A week ago the former mayor of New York City, Michael Bloomberg, spoke at Harvard’s commencement ceremonies. His address briefly stirred up the liberal media. Headlines such as: “Michael Bloomberg bashes liberal bias at Harvard commencement address” (The Washington Post), “...Bloomberg slams intolerance by liberals on college campuses...” (The New York Daily News), give a little flavor of the furor. Despite the hoopla his address merits a close read. My version of the headline would have been: “Bloomberg Reminds Harvard Graduates of Fundamental American Ideas and Ideals.” The speech is not long but embodies important principles and examples about the purpose of universities and the American values of freedom and tolerance.
America’s most prestigious university. And, like other great universities, it lies at the heart of the American experiment in democracy.
Their purpose is not only to advance knowledge, but to advance the ideals of our nation. Great universities are places where people of all backgrounds, holding all beliefs, pursuing all questions, can come to study and debate their ideas – freely and openly.
Today, I’d like to talk with you about how important it is for that freedom to exist for everyone, no matter how strongly we may disagree with another’s viewpoint.
Tolerance for other people’s ideas, and the freedom to express your own, are inseparable values at great universities. Joined together, they form a sacred trust that holds the basis of our democratic society.(1)
- There is an idea that scholars should be funded only if their work conforms to a particular view of justice. There’s a word for that idea: censorship. And it is just a modern-day form of McCarthyism.
- In the 2012 presidential race, according to Federal Election Commission data, 96 percent of all campaign contributions from Ivy League faculty and employees went to Barack Obama. ... [By the way, Bloomberg supported Obama, which wasn’t often mentioned in the liberal reviews of this talk!] When 96 percent of Ivy League donors prefer one candidate to another, you have to wonder whether students are being exposed to the diversity of views that a great university should offer.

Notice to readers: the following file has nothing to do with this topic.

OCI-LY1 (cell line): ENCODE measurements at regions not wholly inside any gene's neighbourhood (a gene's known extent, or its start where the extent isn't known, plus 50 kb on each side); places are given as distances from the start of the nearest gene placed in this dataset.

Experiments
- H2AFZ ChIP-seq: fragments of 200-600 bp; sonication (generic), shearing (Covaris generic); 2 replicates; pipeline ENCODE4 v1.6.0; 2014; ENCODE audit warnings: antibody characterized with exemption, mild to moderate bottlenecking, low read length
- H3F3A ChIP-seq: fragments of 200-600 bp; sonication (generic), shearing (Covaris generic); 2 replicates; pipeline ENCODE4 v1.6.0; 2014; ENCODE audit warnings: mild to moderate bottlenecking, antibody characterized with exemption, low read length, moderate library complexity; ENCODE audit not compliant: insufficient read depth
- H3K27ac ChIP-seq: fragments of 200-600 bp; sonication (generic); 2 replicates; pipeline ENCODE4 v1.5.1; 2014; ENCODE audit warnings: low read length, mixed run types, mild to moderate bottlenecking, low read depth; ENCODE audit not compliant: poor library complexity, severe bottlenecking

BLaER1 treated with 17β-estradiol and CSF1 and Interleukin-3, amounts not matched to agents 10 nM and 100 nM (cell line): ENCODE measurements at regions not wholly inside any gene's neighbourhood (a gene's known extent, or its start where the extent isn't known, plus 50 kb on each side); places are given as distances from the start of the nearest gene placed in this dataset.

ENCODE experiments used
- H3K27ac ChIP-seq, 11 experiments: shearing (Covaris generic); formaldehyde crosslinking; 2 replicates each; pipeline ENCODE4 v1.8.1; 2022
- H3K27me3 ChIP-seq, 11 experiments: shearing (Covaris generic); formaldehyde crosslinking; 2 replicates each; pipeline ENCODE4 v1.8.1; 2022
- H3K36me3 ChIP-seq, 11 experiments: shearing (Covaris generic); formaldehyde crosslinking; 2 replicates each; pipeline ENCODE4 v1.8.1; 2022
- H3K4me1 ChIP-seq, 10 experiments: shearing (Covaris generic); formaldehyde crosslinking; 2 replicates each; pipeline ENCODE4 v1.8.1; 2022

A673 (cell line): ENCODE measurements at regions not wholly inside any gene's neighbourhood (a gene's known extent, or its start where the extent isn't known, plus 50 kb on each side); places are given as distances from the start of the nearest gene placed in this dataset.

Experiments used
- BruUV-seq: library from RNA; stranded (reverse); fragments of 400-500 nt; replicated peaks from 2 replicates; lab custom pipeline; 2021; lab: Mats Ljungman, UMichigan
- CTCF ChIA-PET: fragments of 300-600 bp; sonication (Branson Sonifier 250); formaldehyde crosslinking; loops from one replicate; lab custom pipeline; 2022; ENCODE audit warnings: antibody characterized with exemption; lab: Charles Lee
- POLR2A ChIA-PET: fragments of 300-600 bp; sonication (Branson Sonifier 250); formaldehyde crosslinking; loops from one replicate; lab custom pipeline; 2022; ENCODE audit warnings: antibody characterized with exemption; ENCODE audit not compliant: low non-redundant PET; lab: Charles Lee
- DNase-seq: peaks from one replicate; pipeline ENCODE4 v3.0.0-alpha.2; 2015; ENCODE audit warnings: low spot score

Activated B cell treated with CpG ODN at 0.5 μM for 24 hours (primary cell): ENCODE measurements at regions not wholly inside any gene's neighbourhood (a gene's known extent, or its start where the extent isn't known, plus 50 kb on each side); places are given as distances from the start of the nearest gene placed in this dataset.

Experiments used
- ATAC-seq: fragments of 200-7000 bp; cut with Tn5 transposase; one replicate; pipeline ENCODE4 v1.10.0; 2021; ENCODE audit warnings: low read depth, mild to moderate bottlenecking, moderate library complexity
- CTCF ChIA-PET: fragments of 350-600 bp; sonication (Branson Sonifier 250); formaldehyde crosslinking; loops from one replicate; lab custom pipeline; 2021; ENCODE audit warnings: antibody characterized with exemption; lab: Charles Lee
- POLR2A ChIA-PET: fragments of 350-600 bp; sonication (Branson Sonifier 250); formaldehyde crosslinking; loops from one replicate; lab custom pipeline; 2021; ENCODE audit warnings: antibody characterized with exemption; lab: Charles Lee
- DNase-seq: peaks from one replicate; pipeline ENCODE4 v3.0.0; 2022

- When tenure was created, it mostly protected liberals whose ideas ran up against conservative norms. Today, if tenure is going to continue to exist, it must also protect conservatives whose ideas run up against liberal norms.
- The role of universities is not to promote an ideology. It is to provide scholars and students with a neutral forum for researching and debating issues – without tipping the scales in one direction, or repressing unpopular views.
- This spring liberals “silenced a voice–and denied an honorary degree” to people deemed politically objectionable who were invited to give commencement addresses at Brandeis, Haverford, Rutgers, and at Swarthmore and Johns Hopkins last year.
- A university’s obligation is not to teach students what to think but to teach students how to think. And that requires listening to the other side, weighing arguments without prejudging them, and determining whether the other side might actually make some fair points.
- If university administrations do not defend freedom and tolerance for all students, they will graduate with ears and minds closed and the university will have failed both the student and society.
I’m sure all of today’s graduates have read John Stuart Mill’s On Liberty.But allow me to read a short passage from it: ‘The peculiar evil of silencing the expression of an opinion is, that it is robbing the human race; posterity as well as the existing generation; those who dissent from the opinion, still more than those who hold it.’
He continued: ‘If the opinion is right, they are deprived of the opportunity of exchanging error for truth: if wrong, they lose, what is almost as great a benefit, the clearer perception and livelier impression of truth, produced by its collision with error.’
Mill would have been horrified to learn of university students silencing the opinions of others. He would have been even more horrified that faculty members were often part of the commencement censorship campaigns. [Bold emphasis mine.]
I am bold to declare the rights of a Presbyterian, a Baptist, or a good man of any other denomination; for the same principle which would trample upon the rights of the Latter-day Saints would trample upon the rights of the Roman Catholics, or of any other denomination who may be unpopular and too weak to defend themselves.(2)And he added the following as a revelation from God, binding upon his people:
No power or influence can or ought to be maintained by virtue of the priesthood, only by persuasion, by long-suffering, by gentleness and meekness, and by love unfeigned; By kindness, and pure knowledge....(3)
3. D&C 121:41-42, 20 March 1839.